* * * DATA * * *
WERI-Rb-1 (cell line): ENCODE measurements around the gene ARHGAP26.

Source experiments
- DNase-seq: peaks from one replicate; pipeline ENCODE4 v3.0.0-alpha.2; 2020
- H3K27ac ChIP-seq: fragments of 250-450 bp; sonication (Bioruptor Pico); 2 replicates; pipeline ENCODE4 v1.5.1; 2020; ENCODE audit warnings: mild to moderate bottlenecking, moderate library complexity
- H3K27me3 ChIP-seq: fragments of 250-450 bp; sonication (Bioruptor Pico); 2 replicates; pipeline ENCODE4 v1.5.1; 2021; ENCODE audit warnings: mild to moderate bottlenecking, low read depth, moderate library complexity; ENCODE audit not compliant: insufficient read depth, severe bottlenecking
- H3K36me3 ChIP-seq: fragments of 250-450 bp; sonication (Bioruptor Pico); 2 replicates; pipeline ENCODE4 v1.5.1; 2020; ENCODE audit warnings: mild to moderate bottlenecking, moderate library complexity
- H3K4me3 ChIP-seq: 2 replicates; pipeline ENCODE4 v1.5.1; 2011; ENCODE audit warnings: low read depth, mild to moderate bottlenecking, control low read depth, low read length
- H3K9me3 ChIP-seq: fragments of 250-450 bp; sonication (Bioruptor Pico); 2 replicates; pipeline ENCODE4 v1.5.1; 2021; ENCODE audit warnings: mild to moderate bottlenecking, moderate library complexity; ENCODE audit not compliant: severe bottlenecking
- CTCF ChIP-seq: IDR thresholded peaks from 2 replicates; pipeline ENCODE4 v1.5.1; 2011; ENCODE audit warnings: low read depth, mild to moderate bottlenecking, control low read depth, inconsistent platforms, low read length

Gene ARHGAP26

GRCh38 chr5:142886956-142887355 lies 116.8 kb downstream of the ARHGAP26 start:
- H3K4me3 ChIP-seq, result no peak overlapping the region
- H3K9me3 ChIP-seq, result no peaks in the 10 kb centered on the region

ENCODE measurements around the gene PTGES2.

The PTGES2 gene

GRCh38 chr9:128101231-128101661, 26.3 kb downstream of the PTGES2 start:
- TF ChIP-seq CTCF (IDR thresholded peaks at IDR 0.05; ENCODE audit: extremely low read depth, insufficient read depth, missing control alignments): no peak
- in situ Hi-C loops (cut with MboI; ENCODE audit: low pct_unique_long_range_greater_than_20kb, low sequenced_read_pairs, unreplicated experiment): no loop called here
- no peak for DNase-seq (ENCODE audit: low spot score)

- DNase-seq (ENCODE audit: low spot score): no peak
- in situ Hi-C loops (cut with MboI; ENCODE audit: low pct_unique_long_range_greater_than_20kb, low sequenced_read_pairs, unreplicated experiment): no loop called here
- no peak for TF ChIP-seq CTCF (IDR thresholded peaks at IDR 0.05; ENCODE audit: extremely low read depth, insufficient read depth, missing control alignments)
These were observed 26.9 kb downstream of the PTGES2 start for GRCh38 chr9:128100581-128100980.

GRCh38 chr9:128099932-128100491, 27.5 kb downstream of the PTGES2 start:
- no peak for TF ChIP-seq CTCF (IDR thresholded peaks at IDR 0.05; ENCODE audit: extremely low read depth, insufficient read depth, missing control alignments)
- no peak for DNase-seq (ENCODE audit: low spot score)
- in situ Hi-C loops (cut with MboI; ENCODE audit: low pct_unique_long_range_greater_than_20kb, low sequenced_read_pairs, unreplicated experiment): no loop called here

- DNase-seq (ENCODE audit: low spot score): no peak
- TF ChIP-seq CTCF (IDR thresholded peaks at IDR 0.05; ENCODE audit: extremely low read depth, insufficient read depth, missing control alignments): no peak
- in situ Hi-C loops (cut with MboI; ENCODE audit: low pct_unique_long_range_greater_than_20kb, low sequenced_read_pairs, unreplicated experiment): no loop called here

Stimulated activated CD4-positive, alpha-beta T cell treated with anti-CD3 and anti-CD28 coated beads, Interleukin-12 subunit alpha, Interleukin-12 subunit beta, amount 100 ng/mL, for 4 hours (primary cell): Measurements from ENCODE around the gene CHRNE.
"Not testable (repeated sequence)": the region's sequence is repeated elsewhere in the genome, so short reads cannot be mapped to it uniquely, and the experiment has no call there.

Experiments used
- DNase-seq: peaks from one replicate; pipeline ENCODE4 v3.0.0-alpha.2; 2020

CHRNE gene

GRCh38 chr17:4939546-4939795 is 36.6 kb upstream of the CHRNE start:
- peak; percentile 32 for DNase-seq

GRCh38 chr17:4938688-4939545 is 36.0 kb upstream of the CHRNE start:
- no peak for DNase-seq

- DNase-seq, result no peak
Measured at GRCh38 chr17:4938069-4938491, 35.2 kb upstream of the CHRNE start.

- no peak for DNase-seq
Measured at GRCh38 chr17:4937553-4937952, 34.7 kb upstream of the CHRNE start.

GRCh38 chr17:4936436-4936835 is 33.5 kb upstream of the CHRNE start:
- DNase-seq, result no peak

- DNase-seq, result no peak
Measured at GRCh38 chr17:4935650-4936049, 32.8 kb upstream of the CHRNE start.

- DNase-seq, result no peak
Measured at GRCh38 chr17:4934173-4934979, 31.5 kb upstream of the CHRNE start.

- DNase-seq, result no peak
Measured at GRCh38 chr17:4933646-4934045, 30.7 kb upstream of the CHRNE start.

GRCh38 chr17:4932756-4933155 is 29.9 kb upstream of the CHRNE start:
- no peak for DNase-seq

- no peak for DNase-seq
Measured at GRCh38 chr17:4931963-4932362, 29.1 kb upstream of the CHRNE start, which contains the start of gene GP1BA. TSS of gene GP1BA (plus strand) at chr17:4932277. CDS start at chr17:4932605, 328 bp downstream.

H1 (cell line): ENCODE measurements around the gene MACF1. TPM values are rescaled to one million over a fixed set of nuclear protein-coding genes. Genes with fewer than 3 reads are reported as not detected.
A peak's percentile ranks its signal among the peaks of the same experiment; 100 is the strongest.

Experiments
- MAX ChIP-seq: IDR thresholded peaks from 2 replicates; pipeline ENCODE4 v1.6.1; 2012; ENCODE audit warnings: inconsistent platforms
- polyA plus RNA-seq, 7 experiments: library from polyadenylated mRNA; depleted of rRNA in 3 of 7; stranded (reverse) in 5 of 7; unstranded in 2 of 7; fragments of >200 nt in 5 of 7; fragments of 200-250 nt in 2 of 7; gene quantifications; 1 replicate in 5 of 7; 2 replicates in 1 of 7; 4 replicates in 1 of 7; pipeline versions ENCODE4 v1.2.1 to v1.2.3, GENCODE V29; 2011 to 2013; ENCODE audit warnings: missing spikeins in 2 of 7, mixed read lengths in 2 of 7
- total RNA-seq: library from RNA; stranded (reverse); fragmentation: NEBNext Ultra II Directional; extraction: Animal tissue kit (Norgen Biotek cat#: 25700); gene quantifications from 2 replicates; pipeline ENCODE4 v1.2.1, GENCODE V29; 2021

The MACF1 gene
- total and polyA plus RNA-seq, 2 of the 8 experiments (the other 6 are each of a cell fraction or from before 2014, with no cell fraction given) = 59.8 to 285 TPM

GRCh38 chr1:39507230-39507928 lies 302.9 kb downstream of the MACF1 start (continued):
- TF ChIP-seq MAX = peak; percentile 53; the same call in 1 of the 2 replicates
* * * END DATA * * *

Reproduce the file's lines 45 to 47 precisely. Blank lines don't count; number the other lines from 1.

- DNase-seq, result no peak

- DNase-seq, result no peak
Measured at GRCh38 chr17:4935650-4936049, 32.8 kb upstream of the CHRNE start.